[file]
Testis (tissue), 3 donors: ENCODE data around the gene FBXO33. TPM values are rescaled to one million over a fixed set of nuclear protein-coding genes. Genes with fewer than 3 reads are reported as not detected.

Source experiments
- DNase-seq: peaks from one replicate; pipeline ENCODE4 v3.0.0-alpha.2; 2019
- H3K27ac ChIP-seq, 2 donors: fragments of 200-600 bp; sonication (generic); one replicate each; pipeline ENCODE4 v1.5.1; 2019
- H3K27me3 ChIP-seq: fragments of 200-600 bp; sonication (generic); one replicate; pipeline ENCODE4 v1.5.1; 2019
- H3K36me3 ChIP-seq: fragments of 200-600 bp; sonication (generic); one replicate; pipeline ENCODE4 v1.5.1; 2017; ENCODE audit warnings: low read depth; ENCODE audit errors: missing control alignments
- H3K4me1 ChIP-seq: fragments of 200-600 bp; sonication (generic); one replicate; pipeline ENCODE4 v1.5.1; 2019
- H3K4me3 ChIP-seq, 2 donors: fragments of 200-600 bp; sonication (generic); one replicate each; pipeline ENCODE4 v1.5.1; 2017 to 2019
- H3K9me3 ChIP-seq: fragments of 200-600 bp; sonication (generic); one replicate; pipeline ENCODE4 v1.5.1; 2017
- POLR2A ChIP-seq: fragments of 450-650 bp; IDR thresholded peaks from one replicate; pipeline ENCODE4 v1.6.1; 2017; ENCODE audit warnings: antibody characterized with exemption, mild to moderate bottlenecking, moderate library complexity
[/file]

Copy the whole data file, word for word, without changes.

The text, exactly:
Testis (tissue), 3 donors: ENCODE data around the gene FBXO33. TPM values are rescaled to one million over a fixed set of nuclear protein-coding genes. Genes with fewer than 3 reads are reported as not detected.

Source experiments
- DNase-seq: peaks from one replicate; pipeline ENCODE4 v3.0.0-alpha.2; 2019
- H3K27ac ChIP-seq, 2 donors: fragments of 200-600 bp; sonication (generic); one replicate each; pipeline ENCODE4 v1.5.1; 2019
- H3K27me3 ChIP-seq: fragments of 200-600 bp; sonication (generic); one replicate; pipeline ENCODE4 v1.5.1; 2019
- H3K36me3 ChIP-seq: fragments of 200-600 bp; sonication (generic); one replicate; pipeline ENCODE4 v1.5.1; 2017; ENCODE audit warnings: low read depth; ENCODE audit errors: missing control alignments
- H3K4me1 ChIP-seq: fragments of 200-600 bp; sonication (generic); one replicate; pipeline ENCODE4 v1.5.1; 2019
- H3K4me3 ChIP-seq, 2 donors: fragments of 200-600 bp; sonication (generic); one replicate each; pipeline ENCODE4 v1.5.1; 2017 to 2019
- H3K9me3 ChIP-seq: fragments of 200-600 bp; sonication (generic); one replicate; pipeline ENCODE4 v1.5.1; 2017
- POLR2A ChIP-seq: fragments of 450-650 bp; IDR thresholded peaks from one replicate; pipeline ENCODE4 v1.6.1; 2017; ENCODE audit warnings: antibody characterized with exemption, mild to moderate bottlenecking, moderate library complexity